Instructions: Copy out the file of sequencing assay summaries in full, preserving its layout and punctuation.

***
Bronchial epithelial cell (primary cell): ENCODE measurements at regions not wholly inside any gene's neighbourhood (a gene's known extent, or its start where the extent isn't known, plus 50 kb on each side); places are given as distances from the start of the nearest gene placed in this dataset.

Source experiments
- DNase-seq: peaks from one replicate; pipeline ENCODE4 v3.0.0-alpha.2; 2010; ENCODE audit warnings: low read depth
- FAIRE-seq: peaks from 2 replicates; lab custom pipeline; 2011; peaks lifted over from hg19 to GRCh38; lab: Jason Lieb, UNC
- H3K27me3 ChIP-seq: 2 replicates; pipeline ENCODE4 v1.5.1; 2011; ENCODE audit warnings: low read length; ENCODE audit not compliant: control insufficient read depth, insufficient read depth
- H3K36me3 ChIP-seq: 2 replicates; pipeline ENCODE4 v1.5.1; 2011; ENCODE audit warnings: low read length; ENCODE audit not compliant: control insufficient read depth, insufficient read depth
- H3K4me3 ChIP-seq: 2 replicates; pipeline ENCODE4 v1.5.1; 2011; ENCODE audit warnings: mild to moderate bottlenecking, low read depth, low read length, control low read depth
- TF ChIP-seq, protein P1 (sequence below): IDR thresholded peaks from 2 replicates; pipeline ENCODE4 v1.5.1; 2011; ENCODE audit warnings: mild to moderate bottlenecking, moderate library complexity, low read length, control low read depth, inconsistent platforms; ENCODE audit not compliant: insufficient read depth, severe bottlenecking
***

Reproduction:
Bronchial epithelial cell (primary cell): ENCODE measurements at regions not wholly inside any gene's neighbourhood (a gene's known extent, or its start where the extent isn't known, plus 50 kb on each side); places are given as distances from the start of the nearest gene placed in this dataset.

Source experiments
- DNase-seq: peaks from one replicate; pipeline ENCODE4 v3.0.0-alpha.2; 2010; ENCODE audit warnings: low read depth
- FAIRE-seq: peaks from 2 replicates; lab custom pipeline; 2011; peaks lifted over from hg19 to GRCh38; lab: Jason Lieb, UNC
- H3K27me3 ChIP-seq: 2 replicates; pipeline ENCODE4 v1.5.1; 2011; ENCODE audit warnings: low read length; ENCODE audit not compliant: control insufficient read depth, insufficient read depth
- H3K36me3 ChIP-seq: 2 replicates; pipeline ENCODE4 v1.5.1; 2011; ENCODE audit warnings: low read length; ENCODE audit not compliant: control insufficient read depth, insufficient read depth
- H3K4me3 ChIP-seq: 2 replicates; pipeline ENCODE4 v1.5.1; 2011; ENCODE audit warnings: mild to moderate bottlenecking, low read depth, low read length, control low read depth
- TF ChIP-seq, protein P1 (sequence below): IDR thresholded peaks from 2 replicates; pipeline ENCODE4 v1.5.1; 2011; ENCODE audit warnings: mild to moderate bottlenecking, moderate library complexity, low read length, control low read depth, inconsistent platforms; ENCODE audit not compliant: insufficient read depth, severe bottlenecking